Whether or not he gets one more shot at another start after his first "second start" is arguable, ambiguous, somewhat abstract. But at this point we've left behind any notion that this is a simple Iranian story with a moral. It's apparent in deep, meditative, prayer-like tones that what we have witnessed -- in fact, what we've taken part in -- is the writing of a prayer, a song to God. A song from a humble, willing and somewhat exasperated servant who has endured all that he can. It's a song that, by the film's end, could be sung by Yusef whether he's seeing or blind.

There are limits to both being blind and being able to see. Both are dangerous in different ways. Both have rewards and blessings; both are disadvantages that carry a curse.

There's a moment of montage right in the middle that perfectly illustrates why I really admire the film's pace. A choice of shots and perfect editing capture the characters purely in their current world:

Yusef is standing in pouring rain, waiting outside a school for a younger girl he's known and finally seen, a girl he's smitten with now that he can see. He stands in the pouring rain with some papers in his hand -- they are papers that she asked him to look over. There's a rose tucked away in the middle of those papers. He's getting drenched just waiting for her to emerge . She finally stumbles out into the misty gray weather but doesn't see Yusef across the street...

And then we see the look of sadness on Yusef's face as her boyfriend also emerges (it was never even thought that she might have a boyfriend). He's using his jacket to shield her from the rain. The two duck into a car and head off, as Yusef scurries behind some shrubs.

And here come the shots:

Yusef wanders out into the middle of the road, still in pouring rain, and he watches as the car slowly drives away. From behind him we watch with him as the car pulls down the road.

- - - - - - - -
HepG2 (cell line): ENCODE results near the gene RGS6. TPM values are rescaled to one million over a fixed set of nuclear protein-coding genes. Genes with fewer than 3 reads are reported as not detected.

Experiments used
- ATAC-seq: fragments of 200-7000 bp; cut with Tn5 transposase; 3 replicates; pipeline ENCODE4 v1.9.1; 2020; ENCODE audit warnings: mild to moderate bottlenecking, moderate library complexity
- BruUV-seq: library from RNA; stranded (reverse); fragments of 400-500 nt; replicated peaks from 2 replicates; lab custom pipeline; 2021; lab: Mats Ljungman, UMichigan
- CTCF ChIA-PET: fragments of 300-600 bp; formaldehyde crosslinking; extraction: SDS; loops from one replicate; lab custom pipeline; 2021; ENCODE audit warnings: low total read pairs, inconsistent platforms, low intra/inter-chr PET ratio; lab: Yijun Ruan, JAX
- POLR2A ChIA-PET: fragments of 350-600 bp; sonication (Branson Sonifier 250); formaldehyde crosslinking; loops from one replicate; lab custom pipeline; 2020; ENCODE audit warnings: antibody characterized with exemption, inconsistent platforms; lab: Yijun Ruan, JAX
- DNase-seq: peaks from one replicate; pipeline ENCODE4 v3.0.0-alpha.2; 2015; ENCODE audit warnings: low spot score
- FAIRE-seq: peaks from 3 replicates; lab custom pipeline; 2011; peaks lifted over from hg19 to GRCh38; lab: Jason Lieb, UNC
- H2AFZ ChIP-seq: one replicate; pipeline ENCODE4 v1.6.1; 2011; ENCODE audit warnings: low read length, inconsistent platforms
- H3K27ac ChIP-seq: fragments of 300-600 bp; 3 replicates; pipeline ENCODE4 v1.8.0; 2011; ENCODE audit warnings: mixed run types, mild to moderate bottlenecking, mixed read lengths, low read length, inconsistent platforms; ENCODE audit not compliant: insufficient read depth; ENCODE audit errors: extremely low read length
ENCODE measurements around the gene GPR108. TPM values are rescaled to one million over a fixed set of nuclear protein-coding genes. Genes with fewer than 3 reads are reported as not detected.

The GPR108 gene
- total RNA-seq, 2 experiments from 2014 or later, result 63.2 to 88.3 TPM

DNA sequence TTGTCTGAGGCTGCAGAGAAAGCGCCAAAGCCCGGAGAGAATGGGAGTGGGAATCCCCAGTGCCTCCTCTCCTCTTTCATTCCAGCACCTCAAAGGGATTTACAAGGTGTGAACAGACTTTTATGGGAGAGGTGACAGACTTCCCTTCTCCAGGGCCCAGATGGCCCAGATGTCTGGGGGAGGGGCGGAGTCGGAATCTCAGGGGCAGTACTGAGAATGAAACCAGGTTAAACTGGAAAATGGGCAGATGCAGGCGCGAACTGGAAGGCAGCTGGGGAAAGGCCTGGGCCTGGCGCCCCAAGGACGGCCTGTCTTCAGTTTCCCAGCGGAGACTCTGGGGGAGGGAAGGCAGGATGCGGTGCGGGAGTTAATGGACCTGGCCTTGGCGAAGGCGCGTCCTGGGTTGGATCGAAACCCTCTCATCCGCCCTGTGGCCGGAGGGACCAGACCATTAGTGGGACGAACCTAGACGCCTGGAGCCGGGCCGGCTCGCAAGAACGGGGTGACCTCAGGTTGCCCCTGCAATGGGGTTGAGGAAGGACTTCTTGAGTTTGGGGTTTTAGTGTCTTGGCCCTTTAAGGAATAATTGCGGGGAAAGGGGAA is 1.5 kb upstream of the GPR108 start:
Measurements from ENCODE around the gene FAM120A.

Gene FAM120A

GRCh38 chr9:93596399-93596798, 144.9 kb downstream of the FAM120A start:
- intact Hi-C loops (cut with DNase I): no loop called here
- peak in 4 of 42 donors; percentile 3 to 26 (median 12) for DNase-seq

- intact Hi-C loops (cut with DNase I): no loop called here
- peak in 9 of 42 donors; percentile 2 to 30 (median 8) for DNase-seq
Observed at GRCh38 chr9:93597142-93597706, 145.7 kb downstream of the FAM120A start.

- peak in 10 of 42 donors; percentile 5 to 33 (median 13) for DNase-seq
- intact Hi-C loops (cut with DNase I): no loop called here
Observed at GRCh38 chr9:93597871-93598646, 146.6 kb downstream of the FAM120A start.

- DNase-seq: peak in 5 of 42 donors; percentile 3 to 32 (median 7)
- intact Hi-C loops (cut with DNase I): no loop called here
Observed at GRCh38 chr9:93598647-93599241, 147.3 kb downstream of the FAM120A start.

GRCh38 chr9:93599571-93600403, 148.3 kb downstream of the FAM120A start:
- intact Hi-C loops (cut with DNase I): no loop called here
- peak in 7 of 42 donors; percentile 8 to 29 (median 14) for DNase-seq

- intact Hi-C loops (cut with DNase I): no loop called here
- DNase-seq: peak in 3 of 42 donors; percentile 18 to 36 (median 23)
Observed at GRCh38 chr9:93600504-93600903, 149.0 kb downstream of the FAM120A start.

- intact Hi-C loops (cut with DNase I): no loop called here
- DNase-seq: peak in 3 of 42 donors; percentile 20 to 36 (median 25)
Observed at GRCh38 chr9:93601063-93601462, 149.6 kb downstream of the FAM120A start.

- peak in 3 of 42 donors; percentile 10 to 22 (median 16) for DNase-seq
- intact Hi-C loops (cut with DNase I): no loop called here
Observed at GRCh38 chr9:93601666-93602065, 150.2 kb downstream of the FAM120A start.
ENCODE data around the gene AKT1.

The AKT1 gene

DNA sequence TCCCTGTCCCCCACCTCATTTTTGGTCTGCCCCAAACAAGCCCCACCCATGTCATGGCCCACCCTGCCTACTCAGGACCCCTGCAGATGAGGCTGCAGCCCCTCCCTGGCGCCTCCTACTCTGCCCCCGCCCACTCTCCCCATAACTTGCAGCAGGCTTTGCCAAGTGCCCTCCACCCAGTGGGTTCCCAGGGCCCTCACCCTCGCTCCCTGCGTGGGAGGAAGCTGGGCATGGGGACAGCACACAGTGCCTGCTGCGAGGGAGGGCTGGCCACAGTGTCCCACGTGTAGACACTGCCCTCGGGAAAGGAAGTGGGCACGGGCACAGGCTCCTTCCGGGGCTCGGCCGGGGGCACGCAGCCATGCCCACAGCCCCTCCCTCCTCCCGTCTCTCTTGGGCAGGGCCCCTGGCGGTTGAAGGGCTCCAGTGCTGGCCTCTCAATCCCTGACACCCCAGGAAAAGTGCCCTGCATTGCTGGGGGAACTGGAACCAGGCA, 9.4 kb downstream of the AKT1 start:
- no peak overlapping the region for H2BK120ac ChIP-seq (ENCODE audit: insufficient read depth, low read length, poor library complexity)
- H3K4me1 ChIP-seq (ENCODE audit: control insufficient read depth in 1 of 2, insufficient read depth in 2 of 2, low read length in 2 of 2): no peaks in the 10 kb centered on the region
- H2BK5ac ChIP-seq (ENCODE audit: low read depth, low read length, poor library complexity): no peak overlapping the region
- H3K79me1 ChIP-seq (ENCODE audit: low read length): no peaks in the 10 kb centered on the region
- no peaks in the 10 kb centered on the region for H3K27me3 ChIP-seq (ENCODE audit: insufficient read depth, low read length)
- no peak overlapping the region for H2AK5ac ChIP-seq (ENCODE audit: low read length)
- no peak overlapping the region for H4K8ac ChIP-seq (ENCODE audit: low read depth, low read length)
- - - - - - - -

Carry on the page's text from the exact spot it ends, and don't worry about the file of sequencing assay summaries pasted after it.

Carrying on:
Then, edit: Now we are twenty feet further behind him. He's still watching. The car is still pulling away. To our left is a parked car. It's Yusef's car, and his wife is sitting inside facing us, but she's looking in the rearview mirror. She's known what's in Yusef's heart, and she's here watching the whole thing unfold behind her.

Again, edit: Now we are looking in the rearview mirror that Yusef's wife is looking into. Her eyes are never diverted as she continues to watch her husband watch. We stay focused on him with her, as she starts the car and pulls in the opposite direction. Now we're watching her eyes watch him stand in the rain, with his back to us as we drive away .

It's a wonderfully built capturing of the synchronized images of a broken down man in isolation.

Some of the hope in the light of new sight turns inward, to fear, to isolation and "seeing" darkness. It's a strange twist that seems to happen to Yusef over the course of the story. It's a twist he wants to undo yet again.

The Willow Tree is a slower-paced art-like film. Take time with it and let it seep into your bones. It will bring reflection when you need it. A sense of calm in life's crazy storm. It is lush with beauty, ripe with meaningful questions, a bit melancholy in its prayers for humanity, but enduring and timeless as a resonant work of art.